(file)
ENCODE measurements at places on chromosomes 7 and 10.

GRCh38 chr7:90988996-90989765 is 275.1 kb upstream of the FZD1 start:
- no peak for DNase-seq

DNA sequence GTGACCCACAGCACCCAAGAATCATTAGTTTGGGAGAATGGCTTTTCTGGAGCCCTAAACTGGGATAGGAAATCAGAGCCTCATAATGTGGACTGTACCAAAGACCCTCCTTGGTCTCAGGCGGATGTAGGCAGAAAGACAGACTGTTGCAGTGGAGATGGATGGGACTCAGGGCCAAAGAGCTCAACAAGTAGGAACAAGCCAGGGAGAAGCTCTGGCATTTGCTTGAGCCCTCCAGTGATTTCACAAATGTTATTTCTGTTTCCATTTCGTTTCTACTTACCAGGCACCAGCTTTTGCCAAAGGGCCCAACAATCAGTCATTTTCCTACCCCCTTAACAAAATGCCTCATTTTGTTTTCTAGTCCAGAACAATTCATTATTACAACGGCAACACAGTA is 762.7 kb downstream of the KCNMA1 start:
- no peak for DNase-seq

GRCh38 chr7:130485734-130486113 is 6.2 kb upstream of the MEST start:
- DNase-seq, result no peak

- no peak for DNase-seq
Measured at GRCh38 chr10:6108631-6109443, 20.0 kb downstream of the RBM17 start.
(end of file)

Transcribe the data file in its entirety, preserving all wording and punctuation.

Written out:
ENCODE measurements at places on chromosomes 7 and 10.

GRCh38 chr7:90988996-90989765 is 275.1 kb upstream of the FZD1 start:
- no peak for DNase-seq

DNA sequence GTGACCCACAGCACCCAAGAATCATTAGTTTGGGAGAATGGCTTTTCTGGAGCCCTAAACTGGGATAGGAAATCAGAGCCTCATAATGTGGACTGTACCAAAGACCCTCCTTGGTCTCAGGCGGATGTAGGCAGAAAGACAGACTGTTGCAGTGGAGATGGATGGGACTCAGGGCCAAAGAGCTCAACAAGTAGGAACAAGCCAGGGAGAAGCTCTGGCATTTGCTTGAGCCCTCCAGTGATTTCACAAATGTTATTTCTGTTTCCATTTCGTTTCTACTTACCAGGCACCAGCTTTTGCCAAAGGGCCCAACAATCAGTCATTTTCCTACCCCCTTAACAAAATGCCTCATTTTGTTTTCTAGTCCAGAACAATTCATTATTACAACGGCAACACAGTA is 762.7 kb downstream of the KCNMA1 start:
- no peak for DNase-seq

GRCh38 chr7:130485734-130486113 is 6.2 kb upstream of the MEST start:
- DNase-seq, result no peak

- no peak for DNase-seq
Measured at GRCh38 chr10:6108631-6109443, 20.0 kb downstream of the RBM17 start.